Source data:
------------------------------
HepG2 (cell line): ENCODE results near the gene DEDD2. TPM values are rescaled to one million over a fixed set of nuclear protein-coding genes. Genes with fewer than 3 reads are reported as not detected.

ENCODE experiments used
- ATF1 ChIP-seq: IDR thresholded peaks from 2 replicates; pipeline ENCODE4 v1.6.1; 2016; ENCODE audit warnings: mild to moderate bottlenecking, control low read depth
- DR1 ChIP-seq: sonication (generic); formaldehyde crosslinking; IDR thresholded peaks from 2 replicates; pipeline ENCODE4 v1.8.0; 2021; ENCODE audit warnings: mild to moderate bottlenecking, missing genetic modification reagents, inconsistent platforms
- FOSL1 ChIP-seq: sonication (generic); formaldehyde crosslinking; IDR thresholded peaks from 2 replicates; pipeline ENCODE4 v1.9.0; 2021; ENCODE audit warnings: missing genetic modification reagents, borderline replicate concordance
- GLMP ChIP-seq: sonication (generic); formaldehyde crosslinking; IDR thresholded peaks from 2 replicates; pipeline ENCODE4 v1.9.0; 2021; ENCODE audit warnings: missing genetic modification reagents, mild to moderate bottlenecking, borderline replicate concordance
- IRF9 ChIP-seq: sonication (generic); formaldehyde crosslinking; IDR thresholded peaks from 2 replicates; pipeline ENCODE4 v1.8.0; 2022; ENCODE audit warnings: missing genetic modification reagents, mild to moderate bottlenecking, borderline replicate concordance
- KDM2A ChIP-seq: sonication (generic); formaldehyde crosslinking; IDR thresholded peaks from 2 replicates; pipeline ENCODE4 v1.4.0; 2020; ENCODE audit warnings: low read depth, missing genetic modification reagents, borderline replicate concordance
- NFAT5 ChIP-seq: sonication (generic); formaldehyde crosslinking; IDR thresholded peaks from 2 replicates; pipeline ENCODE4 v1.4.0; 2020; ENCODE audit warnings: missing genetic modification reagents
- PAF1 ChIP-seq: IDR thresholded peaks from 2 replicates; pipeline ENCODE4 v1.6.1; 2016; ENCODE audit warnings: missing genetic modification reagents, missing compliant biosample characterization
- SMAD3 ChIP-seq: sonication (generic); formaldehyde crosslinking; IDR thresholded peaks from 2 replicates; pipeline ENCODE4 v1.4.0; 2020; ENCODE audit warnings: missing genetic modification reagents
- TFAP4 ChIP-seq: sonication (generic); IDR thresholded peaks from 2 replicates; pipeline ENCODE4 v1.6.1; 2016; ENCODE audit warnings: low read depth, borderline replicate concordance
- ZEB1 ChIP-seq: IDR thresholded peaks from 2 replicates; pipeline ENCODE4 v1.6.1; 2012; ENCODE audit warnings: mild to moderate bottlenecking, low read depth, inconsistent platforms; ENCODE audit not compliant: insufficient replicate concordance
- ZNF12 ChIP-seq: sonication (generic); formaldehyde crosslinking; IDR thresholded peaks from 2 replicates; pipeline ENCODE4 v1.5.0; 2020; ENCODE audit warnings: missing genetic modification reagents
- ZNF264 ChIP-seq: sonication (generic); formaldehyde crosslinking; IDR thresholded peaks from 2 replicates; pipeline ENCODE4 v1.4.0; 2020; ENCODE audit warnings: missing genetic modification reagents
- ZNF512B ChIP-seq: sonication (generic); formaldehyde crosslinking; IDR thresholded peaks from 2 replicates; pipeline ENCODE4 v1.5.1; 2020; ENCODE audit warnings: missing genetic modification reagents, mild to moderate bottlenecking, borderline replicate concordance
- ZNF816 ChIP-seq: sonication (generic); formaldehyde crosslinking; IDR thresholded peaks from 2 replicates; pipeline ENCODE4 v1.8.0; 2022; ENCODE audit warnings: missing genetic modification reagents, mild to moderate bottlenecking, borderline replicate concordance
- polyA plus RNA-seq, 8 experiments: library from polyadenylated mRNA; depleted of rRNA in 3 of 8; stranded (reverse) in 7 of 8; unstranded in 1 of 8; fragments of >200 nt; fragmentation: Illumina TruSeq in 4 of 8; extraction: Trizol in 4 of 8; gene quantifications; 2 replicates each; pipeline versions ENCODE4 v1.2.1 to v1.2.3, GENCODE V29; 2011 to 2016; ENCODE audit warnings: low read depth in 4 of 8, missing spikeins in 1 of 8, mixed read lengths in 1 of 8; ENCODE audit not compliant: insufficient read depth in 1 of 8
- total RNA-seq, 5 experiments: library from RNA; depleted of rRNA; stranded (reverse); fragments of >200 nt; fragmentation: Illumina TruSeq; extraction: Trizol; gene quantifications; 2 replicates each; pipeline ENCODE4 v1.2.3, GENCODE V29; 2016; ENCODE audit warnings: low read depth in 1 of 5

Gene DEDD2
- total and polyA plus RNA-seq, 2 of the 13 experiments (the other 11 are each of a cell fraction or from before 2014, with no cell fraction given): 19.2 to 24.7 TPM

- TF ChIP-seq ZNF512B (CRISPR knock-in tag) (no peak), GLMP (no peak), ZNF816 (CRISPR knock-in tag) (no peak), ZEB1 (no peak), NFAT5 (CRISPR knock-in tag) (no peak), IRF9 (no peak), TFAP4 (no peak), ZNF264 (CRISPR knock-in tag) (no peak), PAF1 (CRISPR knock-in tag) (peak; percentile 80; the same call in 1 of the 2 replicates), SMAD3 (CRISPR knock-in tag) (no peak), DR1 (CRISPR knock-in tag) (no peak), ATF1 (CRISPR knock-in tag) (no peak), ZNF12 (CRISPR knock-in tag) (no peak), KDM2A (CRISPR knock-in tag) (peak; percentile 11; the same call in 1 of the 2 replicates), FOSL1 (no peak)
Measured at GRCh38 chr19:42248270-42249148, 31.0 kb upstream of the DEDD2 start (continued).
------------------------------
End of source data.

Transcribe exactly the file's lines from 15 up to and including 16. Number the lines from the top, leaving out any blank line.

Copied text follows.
- ZNF264 ChIP-seq: sonication (generic); formaldehyde crosslinking; IDR thresholded peaks from 2 replicates; pipeline ENCODE4 v1.4.0; 2020; ENCODE audit warnings: missing genetic modification reagents
- ZNF512B ChIP-seq: sonication (generic); formaldehyde crosslinking; IDR thresholded peaks from 2 replicates; pipeline ENCODE4 v1.5.1; 2020; ENCODE audit warnings: missing genetic modification reagents, mild to moderate bottlenecking, borderline replicate concordance